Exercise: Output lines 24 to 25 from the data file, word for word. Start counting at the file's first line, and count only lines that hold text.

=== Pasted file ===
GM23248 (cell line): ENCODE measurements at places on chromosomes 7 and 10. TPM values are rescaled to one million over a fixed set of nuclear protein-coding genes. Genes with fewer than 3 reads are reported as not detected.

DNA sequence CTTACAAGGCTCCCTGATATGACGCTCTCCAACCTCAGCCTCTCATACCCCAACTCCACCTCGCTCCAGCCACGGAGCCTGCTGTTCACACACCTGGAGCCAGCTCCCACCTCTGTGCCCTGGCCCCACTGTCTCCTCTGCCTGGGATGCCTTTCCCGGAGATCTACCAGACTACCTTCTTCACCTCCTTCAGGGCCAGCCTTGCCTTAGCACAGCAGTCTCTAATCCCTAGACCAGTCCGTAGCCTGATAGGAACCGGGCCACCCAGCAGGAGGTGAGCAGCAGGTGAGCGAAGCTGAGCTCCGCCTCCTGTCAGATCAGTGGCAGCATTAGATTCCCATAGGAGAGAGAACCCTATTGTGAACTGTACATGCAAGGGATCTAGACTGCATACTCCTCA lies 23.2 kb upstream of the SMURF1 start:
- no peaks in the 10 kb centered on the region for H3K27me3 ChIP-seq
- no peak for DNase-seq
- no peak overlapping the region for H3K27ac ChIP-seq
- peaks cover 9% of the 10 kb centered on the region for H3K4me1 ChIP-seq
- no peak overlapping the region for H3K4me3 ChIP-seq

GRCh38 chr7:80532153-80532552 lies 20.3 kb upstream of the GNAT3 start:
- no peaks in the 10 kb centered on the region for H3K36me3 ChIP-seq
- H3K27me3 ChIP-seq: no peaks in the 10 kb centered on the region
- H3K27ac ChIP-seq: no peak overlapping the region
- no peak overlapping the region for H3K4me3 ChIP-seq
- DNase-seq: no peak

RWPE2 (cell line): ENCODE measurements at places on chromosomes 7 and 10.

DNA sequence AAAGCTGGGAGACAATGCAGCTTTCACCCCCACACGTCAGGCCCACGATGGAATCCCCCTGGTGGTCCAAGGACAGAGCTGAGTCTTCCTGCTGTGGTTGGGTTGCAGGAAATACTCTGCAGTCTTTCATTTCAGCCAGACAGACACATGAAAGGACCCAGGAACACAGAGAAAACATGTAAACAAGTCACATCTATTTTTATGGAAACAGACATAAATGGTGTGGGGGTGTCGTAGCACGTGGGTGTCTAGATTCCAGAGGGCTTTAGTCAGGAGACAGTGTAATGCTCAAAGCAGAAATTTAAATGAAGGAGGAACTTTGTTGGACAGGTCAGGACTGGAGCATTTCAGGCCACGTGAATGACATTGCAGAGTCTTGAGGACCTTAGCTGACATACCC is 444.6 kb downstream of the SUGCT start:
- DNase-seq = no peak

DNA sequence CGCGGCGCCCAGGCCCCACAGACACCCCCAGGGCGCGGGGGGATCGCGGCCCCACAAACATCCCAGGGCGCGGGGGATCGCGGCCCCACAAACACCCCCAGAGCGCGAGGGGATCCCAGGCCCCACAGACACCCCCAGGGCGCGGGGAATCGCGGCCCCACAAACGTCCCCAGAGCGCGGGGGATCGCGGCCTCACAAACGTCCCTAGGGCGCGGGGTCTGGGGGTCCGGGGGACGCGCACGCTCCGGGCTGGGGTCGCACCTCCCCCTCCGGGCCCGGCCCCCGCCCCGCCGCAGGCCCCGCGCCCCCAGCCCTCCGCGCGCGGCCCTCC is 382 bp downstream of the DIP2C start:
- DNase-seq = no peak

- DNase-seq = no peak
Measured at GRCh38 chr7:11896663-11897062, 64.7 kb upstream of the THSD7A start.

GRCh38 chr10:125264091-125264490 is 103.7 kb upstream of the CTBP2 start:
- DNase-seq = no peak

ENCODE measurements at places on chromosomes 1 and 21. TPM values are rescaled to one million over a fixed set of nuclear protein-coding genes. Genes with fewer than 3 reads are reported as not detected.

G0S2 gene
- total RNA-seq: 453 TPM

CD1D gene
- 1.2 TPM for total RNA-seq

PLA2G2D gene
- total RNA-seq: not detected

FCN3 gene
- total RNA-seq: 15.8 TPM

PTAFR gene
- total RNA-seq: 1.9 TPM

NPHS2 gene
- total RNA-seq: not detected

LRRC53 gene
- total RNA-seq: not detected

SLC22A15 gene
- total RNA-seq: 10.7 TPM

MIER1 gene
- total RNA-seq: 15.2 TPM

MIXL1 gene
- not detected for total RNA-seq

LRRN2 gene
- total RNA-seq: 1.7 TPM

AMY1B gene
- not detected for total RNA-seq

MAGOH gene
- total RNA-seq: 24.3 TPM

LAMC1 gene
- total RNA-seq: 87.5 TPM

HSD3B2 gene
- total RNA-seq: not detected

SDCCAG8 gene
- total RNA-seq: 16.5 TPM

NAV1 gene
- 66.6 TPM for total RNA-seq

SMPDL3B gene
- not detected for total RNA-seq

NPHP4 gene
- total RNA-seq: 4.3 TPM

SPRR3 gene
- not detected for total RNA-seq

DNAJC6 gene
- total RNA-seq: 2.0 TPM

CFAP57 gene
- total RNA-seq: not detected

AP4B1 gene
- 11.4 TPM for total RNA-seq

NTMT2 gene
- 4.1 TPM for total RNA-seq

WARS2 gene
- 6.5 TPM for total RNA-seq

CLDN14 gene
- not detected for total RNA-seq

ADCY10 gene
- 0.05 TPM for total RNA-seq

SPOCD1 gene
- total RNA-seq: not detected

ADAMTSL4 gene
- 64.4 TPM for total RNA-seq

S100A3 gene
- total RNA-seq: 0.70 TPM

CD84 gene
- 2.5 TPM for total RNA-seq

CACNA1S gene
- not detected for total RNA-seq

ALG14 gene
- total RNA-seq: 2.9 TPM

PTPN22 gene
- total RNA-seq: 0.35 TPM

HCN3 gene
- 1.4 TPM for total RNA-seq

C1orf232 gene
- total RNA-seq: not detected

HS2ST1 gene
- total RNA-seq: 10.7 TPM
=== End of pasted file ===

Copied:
G0S2 gene
- total RNA-seq: 453 TPM